Since 2014 the major effort on electronic invoicing in Europe has been the development of the EN16931: The European Norm that describes a pan-European semantic model for the invoices and their mapping to two standard syntaxes, UBL and CII.
The publication of this relevant standard was done in 2017 and now, every Member State has two years to implement and deploy it in their own country.
There are many countries already working on their national deployments. The adoption of this European Norm has many consequences on many actors and stakeholders. It affects many areas of the processes both in public and private sectors. Legal aspects have to be considered, organizacional changes that imply the need for training, technological challenges can lead to major changes or upgrades on the running applications… in summary a very complex project.
Country with an existing non-standard eInvoicing architecture
There are countries where the electronic invoicing was already deployed some years ago. As examples, we can mention Denmark or Spain. In those cases, the way to go is to adapt the national standards to the new EN16931. In Spain, for instance, the EuroFACE project funded by the CEF Programme follows this approach. Its main outcome are the artefacts that will allow the conversion from the Spanish format Facturae to the EN16931 using any of the possible syntax mappings.
Country with an existing standard eInvoicing architecture
Countries like Norway or Sweden have adopted PEPPOL since the beginning of this pan-European project. They have multiple Access Points and are using the PEPPOL BIS 2.0 to support their national electronic invoicing processes. Moving from PEPPOL BIS 2.0 to PEPPOL BIS 3.0 does not seem a major challenge, but it has to be done.
Countries without an existing eInvoicing architecture
Another group of countries has not a general policy on electronic invoicing yet, and has not deployed a general mandatory use of electronic invoicing. These Member States have a complex project to execute, and the release of the PEPPOL BIS Billing 3.0 can be a good benefit to speed it up.
Member States in the first scenario can easily adopt the EN by means of converting from one format to another, and therefore they will be able to use their current architecture to receive and distribute the electronic invoices to the public entities. However, the group of countries without an existing architecture need to start preparing themselves for a massive adoption in their country.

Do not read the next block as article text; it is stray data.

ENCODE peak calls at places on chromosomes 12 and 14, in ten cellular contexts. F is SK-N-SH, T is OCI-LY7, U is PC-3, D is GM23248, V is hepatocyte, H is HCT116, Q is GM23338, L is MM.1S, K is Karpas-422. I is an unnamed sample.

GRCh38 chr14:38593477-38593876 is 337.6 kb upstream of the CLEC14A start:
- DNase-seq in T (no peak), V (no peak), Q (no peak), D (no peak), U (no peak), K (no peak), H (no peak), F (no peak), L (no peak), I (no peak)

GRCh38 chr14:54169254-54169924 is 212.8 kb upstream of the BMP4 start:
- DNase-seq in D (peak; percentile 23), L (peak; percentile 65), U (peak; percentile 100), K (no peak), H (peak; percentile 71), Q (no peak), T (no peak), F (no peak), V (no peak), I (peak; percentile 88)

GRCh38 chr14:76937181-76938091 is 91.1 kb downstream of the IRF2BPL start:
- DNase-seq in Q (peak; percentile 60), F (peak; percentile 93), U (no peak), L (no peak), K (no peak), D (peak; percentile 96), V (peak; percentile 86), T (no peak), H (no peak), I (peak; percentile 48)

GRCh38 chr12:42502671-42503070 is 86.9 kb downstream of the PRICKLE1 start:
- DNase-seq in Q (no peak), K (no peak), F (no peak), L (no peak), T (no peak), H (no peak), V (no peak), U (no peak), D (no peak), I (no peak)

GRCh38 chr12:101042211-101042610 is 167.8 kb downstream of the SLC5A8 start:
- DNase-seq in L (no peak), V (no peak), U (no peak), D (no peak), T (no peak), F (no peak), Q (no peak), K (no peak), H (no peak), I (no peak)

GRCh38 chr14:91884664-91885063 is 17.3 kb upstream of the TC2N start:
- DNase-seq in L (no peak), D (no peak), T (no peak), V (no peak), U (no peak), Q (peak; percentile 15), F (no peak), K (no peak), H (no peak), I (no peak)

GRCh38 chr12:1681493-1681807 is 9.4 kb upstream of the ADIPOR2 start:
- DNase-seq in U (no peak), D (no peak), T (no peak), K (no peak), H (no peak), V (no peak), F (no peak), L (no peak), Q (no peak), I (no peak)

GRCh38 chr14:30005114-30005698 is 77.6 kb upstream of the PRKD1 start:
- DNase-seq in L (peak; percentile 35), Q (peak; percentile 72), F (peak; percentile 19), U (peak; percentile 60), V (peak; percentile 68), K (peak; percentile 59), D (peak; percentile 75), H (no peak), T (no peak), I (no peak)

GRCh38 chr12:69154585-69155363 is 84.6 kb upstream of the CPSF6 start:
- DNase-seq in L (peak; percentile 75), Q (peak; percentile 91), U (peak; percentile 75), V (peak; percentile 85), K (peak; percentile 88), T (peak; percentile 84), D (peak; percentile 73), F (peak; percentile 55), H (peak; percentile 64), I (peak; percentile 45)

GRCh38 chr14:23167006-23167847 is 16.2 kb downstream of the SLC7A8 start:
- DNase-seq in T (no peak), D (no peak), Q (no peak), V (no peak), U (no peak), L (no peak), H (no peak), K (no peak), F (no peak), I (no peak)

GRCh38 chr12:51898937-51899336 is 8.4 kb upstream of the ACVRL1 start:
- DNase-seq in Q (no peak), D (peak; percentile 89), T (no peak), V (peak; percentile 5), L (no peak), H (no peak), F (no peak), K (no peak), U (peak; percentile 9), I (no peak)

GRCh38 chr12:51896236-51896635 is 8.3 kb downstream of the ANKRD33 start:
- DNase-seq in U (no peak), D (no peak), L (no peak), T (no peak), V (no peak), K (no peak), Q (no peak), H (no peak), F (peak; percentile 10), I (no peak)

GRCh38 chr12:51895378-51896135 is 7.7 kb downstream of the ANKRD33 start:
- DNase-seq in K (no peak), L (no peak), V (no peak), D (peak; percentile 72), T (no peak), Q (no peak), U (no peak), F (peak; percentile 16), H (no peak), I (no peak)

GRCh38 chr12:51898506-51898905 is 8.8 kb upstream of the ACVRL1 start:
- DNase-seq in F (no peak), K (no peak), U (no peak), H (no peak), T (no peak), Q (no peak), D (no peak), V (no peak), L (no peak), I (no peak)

New PEPPOL BIS Billing 3.0
Today we have seen that PEPPOL has published the PEPPOL BIS Billing 3.0, together with the suggested migration plan. This is a major achievement and eases the work towards the EN for those countries already using PEPPOL to exchange electronic invoices, and for those planning to deploy the EN in their countries.
The documents to be reviewed can be accessed here:
This new PEPPOL BIS represents an evolution to fit into the semantic model and the syntax binding defined in the European Norm. It is known as a CIUS (Core Invoice Usage Specification) and it has two main benefits:
- It is compliant with the EN16931
- It can be used cross-border and in your own country
This is actually an important step forward in the massive adoption of the European Norm in Europe: Not only PEPPOL has the most important open community doing electronic business in Europe but also brings the tool for Member States to implement the EN 16931.
There is no need to start from scratch using the EN documentation (even if, due to IPR issues, it is necessary to buy a copy of the EN16931-1:2017 and its corresponding syntax binding from your national standardisation body), the definition of a country policy on the adoption of the EN can be as easy as an statement saying “We adopt the PEPPOL BIS Billing 3.0” .
Then the deployment project must start to put in place the architecture of Access Points, and get the public entities services ready for reception of PEPPOL BIS electronic invoices, but at least, the framework is already defined.
Some countries are creating their own CIUS (Core Invoice Usage Specification, a definition on how to use the EN applying in some cases some restrictions) or even their own extensions (non-conformant enlargements of the EN). I would not recommend taking that path: Even if a Member State has additional requirements not defined in the European Norm, I would suggest them to approach PEPPOL and have their requirements captured in the next PEPPOL BIS for wider adoption, and to avoid creating silos for their suppliers.
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